L-to-R: Chuck Ayers, Jessica Lofthus, Michael Marras, and Karen Starr
The four friends have a group show at Hazel Tree Interiors in Akron that ends this weekend. (Hazel Tree Interiors)Akron cartoonist Chuck Ayers and friends show their art
Group show includes art forms other than cartooning that Ayers has always done but never shown

Another dimension of the artistry of an Akron cartoonist is on view in a group show that’s closing this weekend. 

Chuck Ayers is known for his work on the comics page, but WKSU's Vivian Goodman reports he’s now revealing a secret artistic life.

   Vivian Goodman reports

Wednesday, October 22, 2014

 (Ohio Libertarian Party)Ohio Libertarians drop their ballot appeal
The third party says it won't pursue a challenge to court decisions keeping its candidates off the ballot

The executive director of the Libertarian Party of Ohio says he won’t appeal a federal judge’s decision denying a request from two of his party’s candidates to be reinstated to the fall ballot.

Kevin Knedler says the fight to be recognized as an established third party in Ohio has gone on for a decade. But Knedler says the ruling on the removal of Charlie Earl as a candidate for governor and Steven Linnabary for attorney general will stand.  Karen Kasler reports

The CDC's Dr. Christopher Braden says the news is improving on all fronts. (File photo)Ohio health officials are sounding increasingly optimistic about Ebola
They say training, monitoring and education are having an effect

It’ll be another two weeks before Ohio can be sure Ebola has not spread here. But public health officials are sounding increasingly confident that – not only are the odds diminishing -- but that they’re prepared to handle any contingencies. WKSU’s M.L. Schultze has more.  M.L. Schultze reports

This diagram shows how the Air Maintenance Technology keeps a tire inflated while driving. (Goodyear Tire and Rubber Co.)Goodyear will soon test new technology to keep tires inflated
The tires will reduce pollution and last longer

Goodyear will start testing some new tire technology that could reduce pollution and increase tire lifespans.

Project Manager John Kotanides says the new Air Maintenance Technology would regulate the pressure in tires.  Lyndsey Schley reports

The Lordstown GM Plant will be adding solar panels to their campus. (File Photo)Lordstown GM plant plans to install 8,500 solar panels
GM says the panels are a symbol of its commitment to going greener

The Lordstown GM Plant is getting a little greener. It will start installing a large solar panel array beginning next week.

Spokesman Tom Mock says the plant is installing 8,500 solar panels covering an area of about 10 football fields.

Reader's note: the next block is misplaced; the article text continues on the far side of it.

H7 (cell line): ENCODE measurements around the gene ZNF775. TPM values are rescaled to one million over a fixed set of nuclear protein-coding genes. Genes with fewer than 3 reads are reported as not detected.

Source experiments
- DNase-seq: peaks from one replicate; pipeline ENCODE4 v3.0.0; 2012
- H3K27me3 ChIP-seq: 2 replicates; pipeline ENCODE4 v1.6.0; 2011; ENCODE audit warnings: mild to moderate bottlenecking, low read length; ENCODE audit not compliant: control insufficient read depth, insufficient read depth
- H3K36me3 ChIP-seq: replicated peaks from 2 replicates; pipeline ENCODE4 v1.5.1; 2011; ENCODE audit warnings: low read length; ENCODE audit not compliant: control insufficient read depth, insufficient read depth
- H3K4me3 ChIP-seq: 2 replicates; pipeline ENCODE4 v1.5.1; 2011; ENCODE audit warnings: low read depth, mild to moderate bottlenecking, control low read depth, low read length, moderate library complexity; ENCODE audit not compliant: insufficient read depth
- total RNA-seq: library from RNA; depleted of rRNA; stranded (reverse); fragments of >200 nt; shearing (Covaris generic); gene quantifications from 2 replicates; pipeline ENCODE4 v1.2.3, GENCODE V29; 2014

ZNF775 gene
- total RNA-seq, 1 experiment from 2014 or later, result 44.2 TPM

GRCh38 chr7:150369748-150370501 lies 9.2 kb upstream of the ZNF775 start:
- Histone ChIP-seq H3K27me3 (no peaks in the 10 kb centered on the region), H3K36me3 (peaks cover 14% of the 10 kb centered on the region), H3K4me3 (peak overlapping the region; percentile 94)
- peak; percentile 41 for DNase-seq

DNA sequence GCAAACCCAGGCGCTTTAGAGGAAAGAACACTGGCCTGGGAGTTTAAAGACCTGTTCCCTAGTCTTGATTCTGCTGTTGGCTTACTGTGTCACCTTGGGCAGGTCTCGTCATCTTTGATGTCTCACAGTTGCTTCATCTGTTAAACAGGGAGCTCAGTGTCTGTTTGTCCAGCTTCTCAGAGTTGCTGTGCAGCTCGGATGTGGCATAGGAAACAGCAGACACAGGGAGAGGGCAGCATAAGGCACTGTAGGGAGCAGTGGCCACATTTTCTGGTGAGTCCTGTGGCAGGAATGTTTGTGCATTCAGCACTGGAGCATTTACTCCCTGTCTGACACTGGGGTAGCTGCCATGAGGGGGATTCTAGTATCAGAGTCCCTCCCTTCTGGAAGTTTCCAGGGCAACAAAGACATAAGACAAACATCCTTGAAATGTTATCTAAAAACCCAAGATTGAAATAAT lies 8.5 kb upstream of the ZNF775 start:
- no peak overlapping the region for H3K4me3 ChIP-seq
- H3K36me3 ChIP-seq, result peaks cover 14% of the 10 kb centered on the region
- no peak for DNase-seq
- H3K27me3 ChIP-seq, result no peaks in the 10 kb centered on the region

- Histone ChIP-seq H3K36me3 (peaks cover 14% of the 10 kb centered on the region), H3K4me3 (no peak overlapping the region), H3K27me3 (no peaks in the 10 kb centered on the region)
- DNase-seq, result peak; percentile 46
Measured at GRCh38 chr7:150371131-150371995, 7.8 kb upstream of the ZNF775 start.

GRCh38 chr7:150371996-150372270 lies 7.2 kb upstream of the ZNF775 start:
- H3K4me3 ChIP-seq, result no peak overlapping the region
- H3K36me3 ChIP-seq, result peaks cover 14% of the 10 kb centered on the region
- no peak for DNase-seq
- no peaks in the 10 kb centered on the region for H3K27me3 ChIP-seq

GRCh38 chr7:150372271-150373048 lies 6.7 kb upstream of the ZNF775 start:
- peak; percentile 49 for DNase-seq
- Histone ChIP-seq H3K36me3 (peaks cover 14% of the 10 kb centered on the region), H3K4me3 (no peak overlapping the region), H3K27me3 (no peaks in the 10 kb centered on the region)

He says GM wants to showcase the installation, so it will be near the Ohio Turnpike.   Lyndsey Schley reports

 Pluto: How Indians fans can draw hope from the Royals' World Series run
The Royals, like the Indians, have much lower payroll's than most MLB teams who go deep into the playoffs

The Kansas City Royals have had a remarkable run to the World Series that could give hope to Indians fans. The Royals and Indians are in the same American League Central Division, both have what’s considered low payrolls, and both have struggled to put together winning seasons in recent years. WKSU commentator Terry Pluto joins me  Amanda Rabinowitz reports

Tuesday, October 21, 2014

Ken Trump says schools and communities can’t afford to shrug off any talk that suggests violence. (National School Safety and Security Services)Twinsburg High School's shooting threat is deemed a hoax
Authorities say there appears to be no actual intent or means to carry out such an attack

Details of a Columbine-style threat against Twinsburg High School in Summit County have emerged. Authorities say there appears to be no actual intent or means to carry out such an attack. For Ohio Public Radio, WCPN's Brian Bull reports the plan involved a student who was bullied and wanted get back at bullies.  (more)

Councilman Bill Smuckler says if the U.S. Attorney's Office agrees with him that the letters are a hate crime, he wants the author prosecuted. (The City of Canton)Canton councilman reacts to anti-Semitic letters
After more than a decade of receiving harassing letters, Bill Smuckler is seeking the help of the city's law director

A Canton city councilman is taking action after receiving anti-Semitic letters for more than a decade. Bill Smuckler requested the help of the city law director at Monday’s council meeting. He says what pushed him to take action was after his wife received a letter late last week.  (more)

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Special Features
Mean Kids: Bullying in School

Bullying is a bigger problem in Northeast Ohio than in the nation as a whole. It happens more often and it's reported less frequently. Our region has also been rocked by the suicides of bullying victims who saw no other way out. In this series, Mean Kids, WKSU's Vivian Goodman takes a closer look at the bullies, their targets and their weapons, as well as the tools Northeast Ohio is using to fight the problem.

(more )

Kent State 1970: Hear it now

At the time of the events, WKSU reporters caught many of the key developments leading up to the shooting, the day of the tragedy and of the aftermath. The original audio, as well as photographs, reports and other text, has been gathered on a special web site:

(more )

May 4th Remembered

On May 4th, 1970, Ohio National Guard troops opened fire on Kent State students protesting the invasion of Cambodia, the escalation of the Vietnam War - and the presence of the guard on campus. Four students died; nine were wounded. The scene became an icon for the Baby Boom generation. And this year, it was added to the National Register of Historic Places, as a site that contributed significantly to the understanding of the nation's history and culture. But for many, the history is not national. It's personal. And while it's fading out of many textbooks and memories, it's fresh in the lives of many others. WKSU is taking a look at the personal stories and larger lessons that grew from May 4, 1970.

(more )

Good Jobs In Bad Times

The WKSU newsroom dove into the murky waters of the current employment situation in Northeast Ohio with the 8-part series Good Jobs in Bad Times. With their reports, the award-winning news staff covered topics that include high-paying tech jobs, careers that don't need a 4-year degree, the re-growth of agriculture as industry, working part-time full-time, drastically changing career paths, the truth about healthcare, bridge jobs after graduation and the future of the NE Ohio employment outlook.

(more )